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08/08/2015

The Perseids Arive This Week!

How to View the Perseid meteor shower

The best opportunity to see the Perseid meteor shower is during the dark, pre-dawn hours of August 13. The Perseids streak across the sky from many directions. For optimal viewing, find an open skyline, where you can view the horizon without obstructions, such as buildings or trees.  Try to view the Perseids as far away from artificial lights as possible. The darker the sky, the better viewing experience you can have. Lie on the ground and look straight up. Remember, your eyes can take up to 30 minutes to adjust to the darkness, so allow plenty of time for your eyes to adjust.

Perseid-meteor-shower

About the Perseids

The Perseids have been observed for at least 2,000 years and are associated with the comet Swift-Tuttle, which orbits the sun once every 133 years. Every August, the Earth passes through a cloud of the comet’s debris. This debris field consists of bits of ice and dust — most over 1,000 years old — and burns up in Earth’s atmosphere to create one of the best meteor showers of the year. The Perseids can be seen all over the sky, but the best viewing opportunities will be across the northern hemisphere. Those with sharp eyes will see that the meteors radiate from the direction of the constellation.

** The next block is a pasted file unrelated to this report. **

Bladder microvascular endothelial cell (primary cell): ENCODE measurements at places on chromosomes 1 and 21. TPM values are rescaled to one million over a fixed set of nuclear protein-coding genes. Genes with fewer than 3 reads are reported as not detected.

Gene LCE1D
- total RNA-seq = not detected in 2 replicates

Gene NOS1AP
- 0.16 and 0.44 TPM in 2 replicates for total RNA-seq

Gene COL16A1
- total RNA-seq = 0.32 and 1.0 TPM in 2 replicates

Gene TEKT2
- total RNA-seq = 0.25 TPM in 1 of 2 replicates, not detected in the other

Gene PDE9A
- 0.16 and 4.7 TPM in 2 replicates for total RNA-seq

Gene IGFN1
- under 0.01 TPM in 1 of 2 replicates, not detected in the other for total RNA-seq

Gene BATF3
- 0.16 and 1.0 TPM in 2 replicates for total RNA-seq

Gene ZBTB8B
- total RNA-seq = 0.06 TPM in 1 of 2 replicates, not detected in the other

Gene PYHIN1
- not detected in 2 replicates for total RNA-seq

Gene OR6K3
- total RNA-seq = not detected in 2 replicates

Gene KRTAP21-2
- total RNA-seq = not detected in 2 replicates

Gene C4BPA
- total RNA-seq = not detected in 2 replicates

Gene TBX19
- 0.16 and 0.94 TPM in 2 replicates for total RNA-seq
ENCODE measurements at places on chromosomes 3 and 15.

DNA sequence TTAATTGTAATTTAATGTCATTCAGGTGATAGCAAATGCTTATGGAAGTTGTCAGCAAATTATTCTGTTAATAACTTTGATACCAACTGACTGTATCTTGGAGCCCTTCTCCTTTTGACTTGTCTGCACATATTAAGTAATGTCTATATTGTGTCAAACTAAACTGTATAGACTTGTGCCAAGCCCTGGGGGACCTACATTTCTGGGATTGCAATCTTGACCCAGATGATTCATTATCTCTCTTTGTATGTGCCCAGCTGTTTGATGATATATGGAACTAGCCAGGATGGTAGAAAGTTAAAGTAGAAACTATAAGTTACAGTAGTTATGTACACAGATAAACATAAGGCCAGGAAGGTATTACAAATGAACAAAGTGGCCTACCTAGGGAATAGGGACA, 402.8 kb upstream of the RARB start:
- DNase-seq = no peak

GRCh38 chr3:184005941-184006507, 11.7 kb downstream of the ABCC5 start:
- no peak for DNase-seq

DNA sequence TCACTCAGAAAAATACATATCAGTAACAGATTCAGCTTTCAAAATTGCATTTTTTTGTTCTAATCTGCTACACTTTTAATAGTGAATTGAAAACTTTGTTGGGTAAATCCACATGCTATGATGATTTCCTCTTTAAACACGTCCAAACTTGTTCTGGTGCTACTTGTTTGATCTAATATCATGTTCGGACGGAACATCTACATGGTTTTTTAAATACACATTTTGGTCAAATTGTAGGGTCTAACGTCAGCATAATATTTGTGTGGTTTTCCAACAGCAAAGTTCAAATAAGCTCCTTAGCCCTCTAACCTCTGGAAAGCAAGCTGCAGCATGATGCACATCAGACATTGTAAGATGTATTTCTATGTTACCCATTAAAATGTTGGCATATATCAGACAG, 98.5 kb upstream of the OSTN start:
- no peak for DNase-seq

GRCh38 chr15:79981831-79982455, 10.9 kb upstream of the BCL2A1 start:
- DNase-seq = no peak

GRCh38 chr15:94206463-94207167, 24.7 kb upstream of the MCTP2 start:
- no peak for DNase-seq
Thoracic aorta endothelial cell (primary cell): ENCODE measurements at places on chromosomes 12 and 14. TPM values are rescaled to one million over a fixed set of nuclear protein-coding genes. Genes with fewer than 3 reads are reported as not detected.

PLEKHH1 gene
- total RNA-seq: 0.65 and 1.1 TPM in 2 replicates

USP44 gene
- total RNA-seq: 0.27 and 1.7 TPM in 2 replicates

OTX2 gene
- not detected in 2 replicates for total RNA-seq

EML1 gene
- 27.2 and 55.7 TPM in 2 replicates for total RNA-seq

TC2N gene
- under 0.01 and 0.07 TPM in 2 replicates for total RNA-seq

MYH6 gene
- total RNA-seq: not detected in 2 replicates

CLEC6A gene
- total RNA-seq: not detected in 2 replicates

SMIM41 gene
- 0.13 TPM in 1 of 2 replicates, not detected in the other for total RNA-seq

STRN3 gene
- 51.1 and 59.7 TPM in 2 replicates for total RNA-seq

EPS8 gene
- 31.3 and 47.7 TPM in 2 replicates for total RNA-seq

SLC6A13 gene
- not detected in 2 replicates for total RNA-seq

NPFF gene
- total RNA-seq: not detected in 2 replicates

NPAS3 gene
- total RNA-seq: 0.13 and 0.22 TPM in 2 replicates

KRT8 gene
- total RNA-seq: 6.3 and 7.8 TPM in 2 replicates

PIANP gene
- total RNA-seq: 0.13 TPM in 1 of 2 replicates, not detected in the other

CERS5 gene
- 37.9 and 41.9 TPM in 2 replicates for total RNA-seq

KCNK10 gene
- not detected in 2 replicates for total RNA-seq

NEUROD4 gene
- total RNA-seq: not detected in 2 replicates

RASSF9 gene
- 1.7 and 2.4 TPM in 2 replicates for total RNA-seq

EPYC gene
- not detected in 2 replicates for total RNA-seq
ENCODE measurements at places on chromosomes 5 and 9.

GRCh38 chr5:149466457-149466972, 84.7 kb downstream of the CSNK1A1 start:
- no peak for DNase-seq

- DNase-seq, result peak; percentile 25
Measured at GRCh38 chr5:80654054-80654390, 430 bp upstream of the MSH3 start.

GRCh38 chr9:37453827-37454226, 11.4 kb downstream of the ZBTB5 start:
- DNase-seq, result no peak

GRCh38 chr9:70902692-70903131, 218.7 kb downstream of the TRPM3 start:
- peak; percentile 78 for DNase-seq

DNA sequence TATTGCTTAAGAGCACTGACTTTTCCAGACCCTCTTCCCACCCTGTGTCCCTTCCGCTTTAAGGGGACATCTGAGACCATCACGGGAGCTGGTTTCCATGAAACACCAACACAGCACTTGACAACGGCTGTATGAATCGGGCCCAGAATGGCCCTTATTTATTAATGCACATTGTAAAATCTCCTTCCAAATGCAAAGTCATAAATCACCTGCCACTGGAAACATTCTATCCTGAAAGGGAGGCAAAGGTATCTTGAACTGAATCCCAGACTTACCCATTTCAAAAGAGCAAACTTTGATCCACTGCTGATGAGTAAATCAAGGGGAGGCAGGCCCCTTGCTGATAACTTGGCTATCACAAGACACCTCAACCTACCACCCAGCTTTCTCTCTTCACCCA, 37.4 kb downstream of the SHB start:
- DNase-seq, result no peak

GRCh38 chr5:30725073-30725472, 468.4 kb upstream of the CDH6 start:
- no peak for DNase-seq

Information Courtesy NASA

Although the "peak" occurs Wednesday night, meteors will be possible any time this week and with clearing skies expected later tonight, viewing should be great!   

Also, of note, we have a new moon this week (which helps to reduce light pollution) making the 2015 Perseid Meteor Shower a can't miss event for star gazers.  Have fun!

WDRB Meteorologist Jeremy Kappell

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Comments

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How does the moon pollute? I realize a brighter moon produces light but the moon is part of creation. How in the world does it pollute? I know I'm being a little nitpicky but words mean things.

Leah... "Light Pollution" refers to any light that obscures the view of other celestial bodies. This is often a problem for star gazers trying to observe a meteor shower. On a new moon (with no light pollution) meteor rates go way up. It's because they are much easier to see without moonlight. Hope this helps.

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